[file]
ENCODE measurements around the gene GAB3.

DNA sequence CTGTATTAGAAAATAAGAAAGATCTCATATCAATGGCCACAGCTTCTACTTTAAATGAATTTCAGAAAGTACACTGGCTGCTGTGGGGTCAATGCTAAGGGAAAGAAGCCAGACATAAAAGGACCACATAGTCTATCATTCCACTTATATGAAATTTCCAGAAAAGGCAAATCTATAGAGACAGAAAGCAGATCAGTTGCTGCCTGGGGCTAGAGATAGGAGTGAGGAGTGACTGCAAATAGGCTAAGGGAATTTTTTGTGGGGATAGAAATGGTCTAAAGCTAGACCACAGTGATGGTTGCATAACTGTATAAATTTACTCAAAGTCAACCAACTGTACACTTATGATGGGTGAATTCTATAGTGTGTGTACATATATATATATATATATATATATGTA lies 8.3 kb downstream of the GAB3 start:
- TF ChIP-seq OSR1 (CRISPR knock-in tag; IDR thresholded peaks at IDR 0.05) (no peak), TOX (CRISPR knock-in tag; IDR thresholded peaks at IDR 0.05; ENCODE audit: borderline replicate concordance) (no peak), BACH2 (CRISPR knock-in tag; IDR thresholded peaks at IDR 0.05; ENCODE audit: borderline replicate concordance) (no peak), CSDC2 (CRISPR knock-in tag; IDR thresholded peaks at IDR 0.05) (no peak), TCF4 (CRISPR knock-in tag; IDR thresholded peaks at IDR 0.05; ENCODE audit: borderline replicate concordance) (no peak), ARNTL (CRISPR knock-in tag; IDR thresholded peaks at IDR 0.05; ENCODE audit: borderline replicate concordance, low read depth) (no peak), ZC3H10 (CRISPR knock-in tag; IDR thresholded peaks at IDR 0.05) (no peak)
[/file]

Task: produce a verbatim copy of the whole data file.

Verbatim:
ENCODE measurements around the gene GAB3.

DNA sequence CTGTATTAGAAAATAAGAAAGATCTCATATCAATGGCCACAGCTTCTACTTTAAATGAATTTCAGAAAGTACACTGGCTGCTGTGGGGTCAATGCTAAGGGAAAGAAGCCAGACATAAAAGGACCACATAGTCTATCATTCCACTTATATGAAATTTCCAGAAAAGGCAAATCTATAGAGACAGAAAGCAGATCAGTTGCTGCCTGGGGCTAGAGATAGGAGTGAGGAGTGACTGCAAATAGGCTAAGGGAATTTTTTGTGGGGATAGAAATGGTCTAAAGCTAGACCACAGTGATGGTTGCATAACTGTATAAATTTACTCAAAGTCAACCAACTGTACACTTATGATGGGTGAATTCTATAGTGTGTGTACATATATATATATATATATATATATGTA lies 8.3 kb downstream of the GAB3 start:
- TF ChIP-seq OSR1 (CRISPR knock-in tag; IDR thresholded peaks at IDR 0.05) (no peak), TOX (CRISPR knock-in tag; IDR thresholded peaks at IDR 0.05; ENCODE audit: borderline replicate concordance) (no peak), BACH2 (CRISPR knock-in tag; IDR thresholded peaks at IDR 0.05; ENCODE audit: borderline replicate concordance) (no peak), CSDC2 (CRISPR knock-in tag; IDR thresholded peaks at IDR 0.05) (no peak), TCF4 (CRISPR knock-in tag; IDR thresholded peaks at IDR 0.05; ENCODE audit: borderline replicate concordance) (no peak), ARNTL (CRISPR knock-in tag; IDR thresholded peaks at IDR 0.05; ENCODE audit: borderline replicate concordance, low read depth) (no peak), ZC3H10 (CRISPR knock-in tag; IDR thresholded peaks at IDR 0.05) (no peak)